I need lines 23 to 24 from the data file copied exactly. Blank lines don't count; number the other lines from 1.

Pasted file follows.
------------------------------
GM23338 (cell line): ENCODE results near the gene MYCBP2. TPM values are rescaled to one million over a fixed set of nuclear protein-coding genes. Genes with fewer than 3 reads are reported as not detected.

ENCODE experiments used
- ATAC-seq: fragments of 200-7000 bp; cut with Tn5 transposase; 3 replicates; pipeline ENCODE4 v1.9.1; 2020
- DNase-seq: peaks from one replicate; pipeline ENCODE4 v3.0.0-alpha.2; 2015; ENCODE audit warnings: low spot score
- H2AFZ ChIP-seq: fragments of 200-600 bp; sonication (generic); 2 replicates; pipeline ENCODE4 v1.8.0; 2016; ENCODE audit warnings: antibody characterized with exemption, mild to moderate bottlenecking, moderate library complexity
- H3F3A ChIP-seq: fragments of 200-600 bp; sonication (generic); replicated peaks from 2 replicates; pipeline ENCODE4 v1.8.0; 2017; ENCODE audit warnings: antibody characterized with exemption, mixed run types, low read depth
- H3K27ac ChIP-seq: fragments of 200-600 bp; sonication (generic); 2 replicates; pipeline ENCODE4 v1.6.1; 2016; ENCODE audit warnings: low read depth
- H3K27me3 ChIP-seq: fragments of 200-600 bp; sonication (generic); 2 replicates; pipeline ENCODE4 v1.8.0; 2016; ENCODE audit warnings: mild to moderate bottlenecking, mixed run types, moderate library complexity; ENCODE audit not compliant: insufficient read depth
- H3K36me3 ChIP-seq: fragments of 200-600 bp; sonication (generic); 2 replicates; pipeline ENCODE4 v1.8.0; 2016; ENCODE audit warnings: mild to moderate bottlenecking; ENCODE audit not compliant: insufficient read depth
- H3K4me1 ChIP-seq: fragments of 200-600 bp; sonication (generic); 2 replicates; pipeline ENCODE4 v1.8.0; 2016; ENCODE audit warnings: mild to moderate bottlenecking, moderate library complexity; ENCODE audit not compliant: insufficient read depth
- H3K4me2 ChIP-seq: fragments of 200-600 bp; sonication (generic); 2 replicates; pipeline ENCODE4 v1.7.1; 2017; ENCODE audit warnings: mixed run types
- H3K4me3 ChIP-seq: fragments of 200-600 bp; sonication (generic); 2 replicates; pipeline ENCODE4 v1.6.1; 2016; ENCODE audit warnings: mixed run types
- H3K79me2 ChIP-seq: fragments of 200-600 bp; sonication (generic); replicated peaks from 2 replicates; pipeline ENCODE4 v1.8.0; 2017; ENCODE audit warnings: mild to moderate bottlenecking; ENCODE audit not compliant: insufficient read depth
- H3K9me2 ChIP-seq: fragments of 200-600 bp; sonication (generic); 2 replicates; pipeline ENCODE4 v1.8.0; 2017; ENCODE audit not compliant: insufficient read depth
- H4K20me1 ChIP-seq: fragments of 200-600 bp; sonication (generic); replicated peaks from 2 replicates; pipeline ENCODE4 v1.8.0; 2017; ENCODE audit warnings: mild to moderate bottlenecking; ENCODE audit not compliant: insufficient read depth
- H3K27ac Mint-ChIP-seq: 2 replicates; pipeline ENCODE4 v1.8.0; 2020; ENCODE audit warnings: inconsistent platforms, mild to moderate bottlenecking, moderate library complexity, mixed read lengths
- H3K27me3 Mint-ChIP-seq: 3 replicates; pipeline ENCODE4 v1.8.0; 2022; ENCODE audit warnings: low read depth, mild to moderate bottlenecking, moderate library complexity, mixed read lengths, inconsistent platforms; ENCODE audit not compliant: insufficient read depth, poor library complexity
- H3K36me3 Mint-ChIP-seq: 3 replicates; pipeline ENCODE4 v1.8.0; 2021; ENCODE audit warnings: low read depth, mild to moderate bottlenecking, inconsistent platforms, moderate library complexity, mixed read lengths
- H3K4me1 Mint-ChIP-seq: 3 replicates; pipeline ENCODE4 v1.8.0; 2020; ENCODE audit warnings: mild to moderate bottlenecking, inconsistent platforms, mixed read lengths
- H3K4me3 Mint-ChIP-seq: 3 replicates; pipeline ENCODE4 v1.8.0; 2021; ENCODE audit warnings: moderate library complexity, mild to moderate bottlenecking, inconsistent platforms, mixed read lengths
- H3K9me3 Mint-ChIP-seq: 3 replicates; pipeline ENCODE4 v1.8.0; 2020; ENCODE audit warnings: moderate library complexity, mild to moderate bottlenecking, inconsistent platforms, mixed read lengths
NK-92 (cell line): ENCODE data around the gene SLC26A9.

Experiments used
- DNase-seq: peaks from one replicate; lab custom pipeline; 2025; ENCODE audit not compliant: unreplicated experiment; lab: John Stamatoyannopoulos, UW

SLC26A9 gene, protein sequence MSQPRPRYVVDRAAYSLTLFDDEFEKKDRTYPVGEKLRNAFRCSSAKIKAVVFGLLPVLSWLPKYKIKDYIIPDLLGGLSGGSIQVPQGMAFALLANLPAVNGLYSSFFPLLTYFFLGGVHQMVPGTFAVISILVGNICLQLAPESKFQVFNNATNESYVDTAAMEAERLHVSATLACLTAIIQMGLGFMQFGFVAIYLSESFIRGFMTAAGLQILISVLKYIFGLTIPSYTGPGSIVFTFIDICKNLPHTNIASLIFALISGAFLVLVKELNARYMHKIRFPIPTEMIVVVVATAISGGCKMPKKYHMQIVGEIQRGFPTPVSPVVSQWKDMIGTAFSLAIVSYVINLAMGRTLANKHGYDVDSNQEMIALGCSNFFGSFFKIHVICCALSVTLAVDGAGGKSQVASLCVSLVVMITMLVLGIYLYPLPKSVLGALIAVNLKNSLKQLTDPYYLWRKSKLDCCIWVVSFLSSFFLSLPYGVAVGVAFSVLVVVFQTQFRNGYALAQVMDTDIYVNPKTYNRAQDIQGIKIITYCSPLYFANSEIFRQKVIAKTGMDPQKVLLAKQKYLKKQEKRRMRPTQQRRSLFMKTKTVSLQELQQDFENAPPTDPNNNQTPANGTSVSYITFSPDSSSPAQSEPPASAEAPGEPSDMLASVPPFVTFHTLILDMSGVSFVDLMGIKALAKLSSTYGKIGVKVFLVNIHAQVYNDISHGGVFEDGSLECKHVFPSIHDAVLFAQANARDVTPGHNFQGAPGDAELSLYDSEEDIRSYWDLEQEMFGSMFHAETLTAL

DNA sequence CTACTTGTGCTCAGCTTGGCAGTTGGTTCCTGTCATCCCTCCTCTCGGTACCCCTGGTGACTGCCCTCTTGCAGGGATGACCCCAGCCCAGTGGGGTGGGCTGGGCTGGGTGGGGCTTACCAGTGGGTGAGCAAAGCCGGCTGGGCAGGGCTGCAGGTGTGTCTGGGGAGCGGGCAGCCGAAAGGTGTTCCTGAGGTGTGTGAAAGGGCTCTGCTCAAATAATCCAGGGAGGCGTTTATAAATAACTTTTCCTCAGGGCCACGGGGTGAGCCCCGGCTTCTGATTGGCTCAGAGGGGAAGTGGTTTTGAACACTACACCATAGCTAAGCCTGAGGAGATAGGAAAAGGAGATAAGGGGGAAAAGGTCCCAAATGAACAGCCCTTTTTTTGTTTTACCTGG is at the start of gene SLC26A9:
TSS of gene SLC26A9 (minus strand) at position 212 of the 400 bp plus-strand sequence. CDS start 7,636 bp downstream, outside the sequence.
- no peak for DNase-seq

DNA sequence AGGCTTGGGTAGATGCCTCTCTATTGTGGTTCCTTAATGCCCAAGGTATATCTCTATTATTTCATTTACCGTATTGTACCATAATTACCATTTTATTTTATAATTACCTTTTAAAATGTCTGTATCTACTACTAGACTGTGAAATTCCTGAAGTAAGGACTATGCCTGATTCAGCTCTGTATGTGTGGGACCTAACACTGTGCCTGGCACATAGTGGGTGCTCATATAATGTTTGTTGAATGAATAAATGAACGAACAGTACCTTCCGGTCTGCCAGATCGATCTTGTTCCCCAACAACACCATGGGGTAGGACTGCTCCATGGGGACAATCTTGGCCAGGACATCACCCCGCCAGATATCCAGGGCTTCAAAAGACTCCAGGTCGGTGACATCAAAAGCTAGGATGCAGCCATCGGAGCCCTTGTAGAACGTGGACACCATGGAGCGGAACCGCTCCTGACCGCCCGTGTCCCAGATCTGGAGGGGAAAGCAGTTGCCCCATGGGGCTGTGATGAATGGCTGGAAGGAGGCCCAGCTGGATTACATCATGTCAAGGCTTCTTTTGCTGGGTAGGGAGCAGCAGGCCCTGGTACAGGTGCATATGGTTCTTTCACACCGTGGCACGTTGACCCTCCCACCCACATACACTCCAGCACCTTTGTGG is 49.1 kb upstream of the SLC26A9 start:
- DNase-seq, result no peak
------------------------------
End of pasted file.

Experiments used
- DNase-seq: peaks from one replicate; lab custom pipeline; 2025; ENCODE audit not compliant: unreplicated experiment; lab: John Stamatoyannopoulos, UW